This is called Stacking the tickets. 

Even if more than one waiter/waitress is inputting tickets, no single staff member should ever put in more than one order at a time. The few moments in between tickets should provide a well prepared kitchen just enough time to set up the first ticket before the second one arrives. 

     In the event of multiple table arrivals simultaneously, the staff member responsible for those tables makes the decision as to which tables' order will be input first. The staggering rule is inviolate. Making sure the arbitrarily chosen second table has drinks, silverware, menus and perhaps a nibble will help make sure there are no perceived slights. Handled with grace and done well, this is nothing more than a face saving slight of hand and the customers are unlikely to notice it was done.

     Stacking the tickets, while seeming to be a time saver for the FOH staff and customers, inevitably ends up burying the kitchen, backing up the tickets and causing much greater delays, staff confusion and customer aggravation than sticking to the staggering rule.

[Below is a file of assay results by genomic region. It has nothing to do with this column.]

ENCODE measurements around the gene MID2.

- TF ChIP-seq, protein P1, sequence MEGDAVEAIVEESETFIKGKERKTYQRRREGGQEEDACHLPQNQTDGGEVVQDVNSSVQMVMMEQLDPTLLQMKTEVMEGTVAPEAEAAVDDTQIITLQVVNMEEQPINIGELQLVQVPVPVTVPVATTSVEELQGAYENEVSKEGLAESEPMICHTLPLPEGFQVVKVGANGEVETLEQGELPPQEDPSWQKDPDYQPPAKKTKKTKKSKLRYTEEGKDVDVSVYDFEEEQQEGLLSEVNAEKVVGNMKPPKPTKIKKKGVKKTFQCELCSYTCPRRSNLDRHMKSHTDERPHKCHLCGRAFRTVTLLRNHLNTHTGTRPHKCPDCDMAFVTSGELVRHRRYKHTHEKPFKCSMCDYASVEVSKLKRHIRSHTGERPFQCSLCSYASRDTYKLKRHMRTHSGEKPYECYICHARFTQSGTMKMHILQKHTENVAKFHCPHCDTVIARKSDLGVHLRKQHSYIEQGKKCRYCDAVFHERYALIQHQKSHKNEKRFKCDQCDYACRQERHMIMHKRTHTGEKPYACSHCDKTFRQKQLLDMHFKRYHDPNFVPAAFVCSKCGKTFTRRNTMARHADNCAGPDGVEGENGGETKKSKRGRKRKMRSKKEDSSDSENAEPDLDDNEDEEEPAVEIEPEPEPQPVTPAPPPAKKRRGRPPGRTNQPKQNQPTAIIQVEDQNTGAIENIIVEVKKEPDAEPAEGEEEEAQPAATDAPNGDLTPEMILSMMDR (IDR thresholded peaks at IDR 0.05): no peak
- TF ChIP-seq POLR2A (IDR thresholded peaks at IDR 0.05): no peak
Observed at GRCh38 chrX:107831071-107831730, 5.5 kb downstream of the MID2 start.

post #5 of 8

Well I can't add anything to what was already said. I can only remember 100 yrs. ago I was in the same senario. 100 seats. 3 managers/quasi owners. I think lunch customers are not concerned with anything but, I want my food now. Or, I was here before that table and their eating. It's a great time to lose customers. We did your routine for a while, I say quasi owner because one of them was me. I finally decided that there needed to be two managers available for 3 hours during lunch. As your case, one manager was usually chefing. Doing the same thing. Directing his supporting so called cooks/helpers. I realized that he could not split direction. Focused on the tickets the front crumbled and the other way around. Anyway, instead of me going on the floor I would expedite from the service side of the pass through. Problems gone. Some days we do 3 turns when there was a convention in town. The old night waiters were clamoring for the lunch shift.